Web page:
Here are some more examples for the technology use of governments:
In England, with the collaboration of University College of London and the transit agency behind the London tube, a smart card system has been built. This system enables researchers to gather data on the journeys of travelers to understand the complex dance of the metro system. The question you could ask would be “what about privacy?” The answer is, customer data privacy has been assured to be protected.
How is this data beneficial? Well, analysts can determine the patterns of travelers when mechanical problems are encountered to slow trains on particular lines or if there are other technical problems, which eventually helps agency to better act upon the transportation issues that might be a bottleneck in an unexpected situation.
Mexican Government has implemented a program called “AlertImpact” to be able to control H1N1 flu outbreak in 2009. This initiative helped Mexican Government to take actions to prevent from the spreading of this epidemic disease nationwide, by taking certain preventive actions such as raising a medical alert.
How does this work? Well, this system uses cell phone data of Mexican citizens to estimate their social patterns and their mobility. A similar approach could actually be useful for Saudis to prevent from Corona Virus
3) Urban Life:
This one is one of my favorite because of the fact that it is super creative!
Obviously, governments want to take advantage of the social empowerment of citizens, which triggers the rise of “voluntary” activities. Office of New Urban Mechanics, Boston has released “Adopt a Hydrant” app, which allows citizens or businesses to shovel out hydrants when it snows. Since it snows a lot in Boston, this app can actually save lives, and it does that with a fun way: By imposing ownership and responsibility feelings to citizens.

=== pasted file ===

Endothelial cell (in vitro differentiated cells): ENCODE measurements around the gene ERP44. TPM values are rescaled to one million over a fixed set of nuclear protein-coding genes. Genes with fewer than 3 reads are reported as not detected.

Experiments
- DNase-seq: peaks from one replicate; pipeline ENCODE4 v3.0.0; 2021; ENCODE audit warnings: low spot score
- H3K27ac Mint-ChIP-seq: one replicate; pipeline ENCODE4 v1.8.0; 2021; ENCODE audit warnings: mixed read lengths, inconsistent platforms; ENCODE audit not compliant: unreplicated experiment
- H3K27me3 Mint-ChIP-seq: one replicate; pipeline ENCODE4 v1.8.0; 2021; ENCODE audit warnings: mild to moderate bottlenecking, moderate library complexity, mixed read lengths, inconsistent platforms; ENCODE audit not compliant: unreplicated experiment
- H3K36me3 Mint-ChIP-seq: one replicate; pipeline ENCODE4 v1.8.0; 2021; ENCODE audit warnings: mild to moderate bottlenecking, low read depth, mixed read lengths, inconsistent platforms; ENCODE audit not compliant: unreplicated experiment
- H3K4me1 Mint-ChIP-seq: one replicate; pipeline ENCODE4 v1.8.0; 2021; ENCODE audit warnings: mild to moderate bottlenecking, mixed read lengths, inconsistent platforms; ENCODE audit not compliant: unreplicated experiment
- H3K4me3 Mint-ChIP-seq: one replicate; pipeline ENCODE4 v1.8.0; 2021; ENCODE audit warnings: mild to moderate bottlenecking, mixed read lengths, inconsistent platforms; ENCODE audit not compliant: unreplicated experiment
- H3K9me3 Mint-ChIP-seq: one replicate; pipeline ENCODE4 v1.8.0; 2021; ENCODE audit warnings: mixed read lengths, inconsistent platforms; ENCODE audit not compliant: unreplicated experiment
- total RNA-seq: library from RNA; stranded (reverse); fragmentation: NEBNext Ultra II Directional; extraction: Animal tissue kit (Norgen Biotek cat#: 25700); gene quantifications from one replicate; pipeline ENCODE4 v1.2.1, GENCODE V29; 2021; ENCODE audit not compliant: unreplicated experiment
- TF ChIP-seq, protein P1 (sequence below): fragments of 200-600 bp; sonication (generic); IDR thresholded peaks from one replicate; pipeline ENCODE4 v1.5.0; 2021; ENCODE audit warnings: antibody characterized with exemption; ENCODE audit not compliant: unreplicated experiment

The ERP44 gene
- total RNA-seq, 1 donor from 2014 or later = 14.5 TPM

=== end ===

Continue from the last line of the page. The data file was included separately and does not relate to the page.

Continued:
More than 13.000 hydrants are mapped in the program. The volunteer citizens get notification once their hydrant is buried under snow. Isn’t it cool?
There is also a similar app which was released by New Urban Mechanics, Boston itself, called “Adopt a sidewalk“. I think it is easy to guess what that app works for.
4) Another example for transportation:
An environment-friendly example would be great to see among transportation examples, right? Well here you go: reroute.it
Reroute.it is a website that can calculate the environmental impact of your transportation preferences through an application. It has a very simple interface: You just insert point A (your departure) and point B (your arrival) and it shows you the money and the time you will spend, as well as the CO2 you will cause. It can also give you directions from google and bing.
This article is the last piece of my series of “how can governments use technology to ease citizens’ lives”. I hope you enjoyed.. Please send me an e-mail if you want to know more about this specific area, as I have more information and more examples to provide 🙂
Image source: Flickr